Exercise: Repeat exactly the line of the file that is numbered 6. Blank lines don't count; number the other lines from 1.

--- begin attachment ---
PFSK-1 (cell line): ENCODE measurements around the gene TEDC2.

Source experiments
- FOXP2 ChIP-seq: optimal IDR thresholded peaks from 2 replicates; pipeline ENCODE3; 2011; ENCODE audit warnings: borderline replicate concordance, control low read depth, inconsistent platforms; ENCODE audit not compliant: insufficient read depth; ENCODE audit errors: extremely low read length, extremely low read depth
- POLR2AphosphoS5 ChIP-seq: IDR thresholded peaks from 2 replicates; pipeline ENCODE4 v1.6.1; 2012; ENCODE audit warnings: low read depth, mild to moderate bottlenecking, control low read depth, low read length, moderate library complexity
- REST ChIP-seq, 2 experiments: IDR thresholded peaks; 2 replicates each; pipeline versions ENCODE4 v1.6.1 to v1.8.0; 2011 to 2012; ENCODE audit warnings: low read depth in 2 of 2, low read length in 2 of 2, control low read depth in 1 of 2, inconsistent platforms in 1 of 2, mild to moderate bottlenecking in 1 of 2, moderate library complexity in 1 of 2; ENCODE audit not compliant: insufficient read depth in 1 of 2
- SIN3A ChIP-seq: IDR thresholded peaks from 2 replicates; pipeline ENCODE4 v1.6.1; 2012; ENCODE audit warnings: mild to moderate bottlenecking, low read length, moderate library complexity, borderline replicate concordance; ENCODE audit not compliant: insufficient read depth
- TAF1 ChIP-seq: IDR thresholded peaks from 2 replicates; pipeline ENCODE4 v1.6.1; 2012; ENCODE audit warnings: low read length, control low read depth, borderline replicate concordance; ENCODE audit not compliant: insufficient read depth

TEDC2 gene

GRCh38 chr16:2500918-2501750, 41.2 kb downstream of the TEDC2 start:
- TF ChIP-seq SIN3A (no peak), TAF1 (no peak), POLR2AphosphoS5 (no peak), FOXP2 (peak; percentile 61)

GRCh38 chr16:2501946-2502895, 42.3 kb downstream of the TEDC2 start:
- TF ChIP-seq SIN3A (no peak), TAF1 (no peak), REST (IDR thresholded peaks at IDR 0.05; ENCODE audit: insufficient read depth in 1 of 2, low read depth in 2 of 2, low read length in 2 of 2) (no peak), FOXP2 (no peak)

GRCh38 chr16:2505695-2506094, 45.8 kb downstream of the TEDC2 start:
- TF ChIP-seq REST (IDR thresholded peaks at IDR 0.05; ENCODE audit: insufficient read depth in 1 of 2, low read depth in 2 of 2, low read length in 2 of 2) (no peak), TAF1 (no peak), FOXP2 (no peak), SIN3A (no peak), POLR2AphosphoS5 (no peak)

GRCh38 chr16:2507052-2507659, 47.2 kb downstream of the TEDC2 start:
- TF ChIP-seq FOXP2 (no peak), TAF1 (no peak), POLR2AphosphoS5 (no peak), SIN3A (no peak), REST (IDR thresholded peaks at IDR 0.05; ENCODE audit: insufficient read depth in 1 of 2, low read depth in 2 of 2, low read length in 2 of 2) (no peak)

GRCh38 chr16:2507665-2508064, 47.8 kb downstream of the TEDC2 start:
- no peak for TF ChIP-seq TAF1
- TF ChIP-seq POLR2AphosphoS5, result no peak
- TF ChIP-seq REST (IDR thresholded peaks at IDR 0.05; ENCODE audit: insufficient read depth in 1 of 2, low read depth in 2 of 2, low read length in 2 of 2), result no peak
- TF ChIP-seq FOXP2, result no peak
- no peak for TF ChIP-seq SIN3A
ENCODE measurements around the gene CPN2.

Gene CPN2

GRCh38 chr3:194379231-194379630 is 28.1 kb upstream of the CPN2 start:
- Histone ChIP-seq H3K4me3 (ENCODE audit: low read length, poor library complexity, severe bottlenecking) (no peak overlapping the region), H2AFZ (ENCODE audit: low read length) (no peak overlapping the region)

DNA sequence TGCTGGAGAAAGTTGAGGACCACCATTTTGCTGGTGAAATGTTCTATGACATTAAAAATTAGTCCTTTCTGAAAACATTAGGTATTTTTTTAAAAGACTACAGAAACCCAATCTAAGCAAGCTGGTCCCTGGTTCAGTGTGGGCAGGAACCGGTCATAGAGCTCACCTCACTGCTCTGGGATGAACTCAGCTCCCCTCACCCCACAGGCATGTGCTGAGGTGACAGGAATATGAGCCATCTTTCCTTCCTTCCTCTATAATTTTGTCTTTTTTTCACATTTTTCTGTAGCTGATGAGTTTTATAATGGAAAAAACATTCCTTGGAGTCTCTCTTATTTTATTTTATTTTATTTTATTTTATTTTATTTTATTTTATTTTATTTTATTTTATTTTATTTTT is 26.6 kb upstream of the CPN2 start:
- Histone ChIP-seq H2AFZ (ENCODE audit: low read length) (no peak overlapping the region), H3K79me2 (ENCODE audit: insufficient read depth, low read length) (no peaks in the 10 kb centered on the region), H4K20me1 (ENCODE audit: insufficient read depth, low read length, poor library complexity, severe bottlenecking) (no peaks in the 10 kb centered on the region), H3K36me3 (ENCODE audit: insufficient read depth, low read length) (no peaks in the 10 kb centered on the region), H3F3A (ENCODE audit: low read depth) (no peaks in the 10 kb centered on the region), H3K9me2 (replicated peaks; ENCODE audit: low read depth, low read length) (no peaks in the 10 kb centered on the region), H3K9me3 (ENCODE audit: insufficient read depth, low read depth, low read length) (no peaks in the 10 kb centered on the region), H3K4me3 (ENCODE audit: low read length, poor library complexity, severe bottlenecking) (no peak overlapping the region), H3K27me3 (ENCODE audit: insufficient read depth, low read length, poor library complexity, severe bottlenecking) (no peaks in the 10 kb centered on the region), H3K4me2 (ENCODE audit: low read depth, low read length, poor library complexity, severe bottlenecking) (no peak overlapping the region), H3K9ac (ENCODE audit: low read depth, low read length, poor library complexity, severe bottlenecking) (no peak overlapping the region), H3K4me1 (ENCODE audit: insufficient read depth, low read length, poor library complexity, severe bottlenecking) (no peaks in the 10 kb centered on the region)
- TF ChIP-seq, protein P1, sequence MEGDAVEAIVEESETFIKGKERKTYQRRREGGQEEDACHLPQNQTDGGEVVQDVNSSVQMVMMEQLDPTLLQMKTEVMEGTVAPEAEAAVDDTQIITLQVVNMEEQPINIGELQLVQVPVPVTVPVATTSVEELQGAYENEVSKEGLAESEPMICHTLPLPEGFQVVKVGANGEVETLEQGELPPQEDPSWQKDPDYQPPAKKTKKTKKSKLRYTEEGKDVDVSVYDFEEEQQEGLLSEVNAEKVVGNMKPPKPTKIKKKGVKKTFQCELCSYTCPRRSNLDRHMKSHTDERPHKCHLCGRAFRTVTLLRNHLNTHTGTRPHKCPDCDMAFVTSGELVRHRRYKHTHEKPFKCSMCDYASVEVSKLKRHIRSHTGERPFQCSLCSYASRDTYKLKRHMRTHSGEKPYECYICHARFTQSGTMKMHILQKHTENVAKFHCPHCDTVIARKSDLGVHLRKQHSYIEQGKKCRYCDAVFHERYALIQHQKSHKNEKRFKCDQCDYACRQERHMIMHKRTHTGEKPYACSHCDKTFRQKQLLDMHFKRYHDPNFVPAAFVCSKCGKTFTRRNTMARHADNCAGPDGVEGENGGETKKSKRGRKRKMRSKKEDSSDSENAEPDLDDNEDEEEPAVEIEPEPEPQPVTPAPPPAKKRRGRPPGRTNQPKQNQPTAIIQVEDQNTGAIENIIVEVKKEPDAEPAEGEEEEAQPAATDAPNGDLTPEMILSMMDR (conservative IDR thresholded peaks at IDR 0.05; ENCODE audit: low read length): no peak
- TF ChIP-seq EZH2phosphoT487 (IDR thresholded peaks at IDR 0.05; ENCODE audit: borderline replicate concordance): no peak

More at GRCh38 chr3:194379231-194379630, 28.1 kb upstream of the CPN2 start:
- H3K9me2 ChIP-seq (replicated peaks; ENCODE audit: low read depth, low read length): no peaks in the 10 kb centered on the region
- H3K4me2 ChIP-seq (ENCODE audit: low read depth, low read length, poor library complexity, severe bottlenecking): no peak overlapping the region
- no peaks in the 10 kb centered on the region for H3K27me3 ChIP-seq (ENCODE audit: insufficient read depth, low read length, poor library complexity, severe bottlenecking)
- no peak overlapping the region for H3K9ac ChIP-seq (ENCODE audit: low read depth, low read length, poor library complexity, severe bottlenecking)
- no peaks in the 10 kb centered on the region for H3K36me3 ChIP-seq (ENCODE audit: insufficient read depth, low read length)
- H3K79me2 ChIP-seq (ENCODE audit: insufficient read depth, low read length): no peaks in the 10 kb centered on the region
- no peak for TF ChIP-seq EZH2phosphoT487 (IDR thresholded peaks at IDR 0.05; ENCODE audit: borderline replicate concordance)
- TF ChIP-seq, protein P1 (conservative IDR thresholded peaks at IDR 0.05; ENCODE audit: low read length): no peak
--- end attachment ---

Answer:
- SIN3A ChIP-seq: IDR thresholded peaks from 2 replicates; pipeline ENCODE4 v1.6.1; 2012; ENCODE audit warnings: mild to moderate bottlenecking, low read length, moderate library complexity, borderline replicate concordance; ENCODE audit not compliant: insufficient read depth